To the Columbus Blue Jackets faithful: the standoff with Ryan Johansen is still active, but it will soon will be over. Trust me.
Ever since the Blue Jackets got bounced from the playoffs on home ice against the Pittsburgh Penguins on April 30, the marquee re-sign of the off-season would be Johansen. Don’t get me wrong, bringing back Brandon Dubinsky with an extension was huge — for both the Blue Jackets future and Dubinsky’s bank account. However, Johansen was the white hot target the Blue Jackets wanted to return; Dubinsky still had a year left on his deal prior to the extension being signed.
There are a litany of reasons why Johansen should return (Jeni’s Ice Cream, White Castle, the clothing store Homage that’s a few miles away from Nationwide Arena) to the Blue Jackets, but a few stand out more than others.
Observations Must Continue
Johansen is instrumental to the offense, there is no doubt about that. Being responsible for 63 total points in 2013-2014 regular season is nothing to sneeze at, but at the same time, one year of greatness doesn’t register a long-term deal that breaks the bank. Johansen needs to have a second season of stratospheric point totals, if he wants a monster contract.
The best place for him to show his worth is in Columbus. He knows his teammates, schemes, and tendencies of the coaching staff; therefore, it shouldn’t be asking too much for him to recreate what he did last year. A short term deal would iterate the fact that Johansen needs to prove more to the staff before huge stacks of cash are exchanged.
The Antithesis of Rick Nash
There are some rumblings on the internet that points to Johansen being ‘Rick Nash 2.0’. This is not the case. Nash spent a long tenure in Columbus that resulted in mediocre finish after mediocre finish. While Nash might’ve been the main star, there wasn’t anything else to pave the way for a shot at a championship.
In the three years that Johansen has been with the Blue Jackets, the Blue Jackets have either made the playoffs or have been in the chase for the playoffs in two of those seasons — more than in the Nash-era. The cohesiveness in the organization is greater than what it was five years ago.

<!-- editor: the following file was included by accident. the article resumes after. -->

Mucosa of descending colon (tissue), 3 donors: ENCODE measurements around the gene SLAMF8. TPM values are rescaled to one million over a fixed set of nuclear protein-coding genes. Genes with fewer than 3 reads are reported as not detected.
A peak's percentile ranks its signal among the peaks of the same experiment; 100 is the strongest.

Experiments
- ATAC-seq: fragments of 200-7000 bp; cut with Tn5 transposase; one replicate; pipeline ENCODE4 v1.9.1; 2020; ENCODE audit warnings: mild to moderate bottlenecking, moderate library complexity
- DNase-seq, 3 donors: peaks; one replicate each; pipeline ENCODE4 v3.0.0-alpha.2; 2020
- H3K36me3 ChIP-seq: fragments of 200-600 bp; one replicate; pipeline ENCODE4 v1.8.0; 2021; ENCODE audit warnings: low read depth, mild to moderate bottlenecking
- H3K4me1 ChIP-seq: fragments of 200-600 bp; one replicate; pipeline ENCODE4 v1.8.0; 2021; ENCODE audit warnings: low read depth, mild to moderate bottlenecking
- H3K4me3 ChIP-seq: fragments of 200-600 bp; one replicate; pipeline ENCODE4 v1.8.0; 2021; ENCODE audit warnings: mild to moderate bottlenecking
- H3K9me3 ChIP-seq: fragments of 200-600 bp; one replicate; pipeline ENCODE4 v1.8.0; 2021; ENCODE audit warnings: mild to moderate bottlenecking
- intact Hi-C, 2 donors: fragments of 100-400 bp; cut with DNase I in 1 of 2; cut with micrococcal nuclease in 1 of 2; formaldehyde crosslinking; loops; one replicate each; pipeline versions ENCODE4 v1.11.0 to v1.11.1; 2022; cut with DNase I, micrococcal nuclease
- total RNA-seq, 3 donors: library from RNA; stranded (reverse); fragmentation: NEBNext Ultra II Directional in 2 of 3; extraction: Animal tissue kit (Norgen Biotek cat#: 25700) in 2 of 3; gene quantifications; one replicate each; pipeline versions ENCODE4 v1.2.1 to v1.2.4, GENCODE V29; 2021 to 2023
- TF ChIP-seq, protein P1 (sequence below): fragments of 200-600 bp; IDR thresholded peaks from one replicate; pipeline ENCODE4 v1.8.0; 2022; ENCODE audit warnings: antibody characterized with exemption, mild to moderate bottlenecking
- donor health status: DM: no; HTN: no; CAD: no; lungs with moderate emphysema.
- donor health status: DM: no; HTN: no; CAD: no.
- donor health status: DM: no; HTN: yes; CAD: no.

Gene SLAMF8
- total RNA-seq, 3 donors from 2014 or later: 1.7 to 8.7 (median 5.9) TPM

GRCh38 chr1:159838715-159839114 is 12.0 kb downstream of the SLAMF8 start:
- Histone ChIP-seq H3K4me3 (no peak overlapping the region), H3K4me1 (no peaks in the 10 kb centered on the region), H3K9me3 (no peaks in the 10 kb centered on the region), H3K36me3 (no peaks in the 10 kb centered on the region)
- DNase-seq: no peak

For Johansen, the cast of characters around him are astonishing. Scott Hartnell, Nathan Horton, and Brandon Dubinsky are just three of the talented names on the Blue Jackets. Johansen has help, but more importantly, has help that paves the way for more points — which will dictate the kind of money Johansen gets in the future. To leave Columbus, Johansen would have to find a team that fits his needs, and can help him get points. Looking around the league, Johansen would be hard pressed to repeat his talented 2013-2014 season outside of Columbus.
The Sharks in the Water Aren’t Circling
Something that the Blue Jackets have in their favor is that other teams haven’t been very vocal about snatching Johansen. Yes, teams eyeing the chance to pick him up, but will they be willing to answer the asking price? If Johansen had two or three years worth of 60 point seasons, then teams would be knocking down Johansen’s door. However, Johansen only had one 60-point season in the NHL; a long-term deal with a huge dollar sign isn’t very appetizing to teams right now. The Blue Jackets could play this side of the deal, and make Johansen come back to Columbus at the price they want.
From Johansen’s perspective, it’s understandable that he wants to be paid big money for big results. He wants to ensure that his future is set because at any given time his career could come to a screeching halt.
The Blue Jackets’ want to give a reasonable amount of money to Johansen, but are unsure at how consistent his results will be. If the Blue Jackets give into the demands, then other up and coming players will want the same ballpark money once their rookie contacts expire. In addition to giving Johansen a long-term deal with $40-50 million, what stops Johansen from not doing his best? If Johansen gets upset at the situation in Columbus, he could stop giving 100%, while still picking up 100% of his paychecks. A slippery slope occurs if the Blue Jackets give him a long-term deal right now.
Right now a short deal (2-3 years) with $3-4 million a year seems feasible. If Johansen stays consistent throughout this time, then it would be fair to give him a long term deal with the money he wants (probably somewhere between $5-6.5 million a year).
Not only would the Blue Jackets love to have Johansen back, but the Jacket backers would love to see this kind of goal happen for future seasons: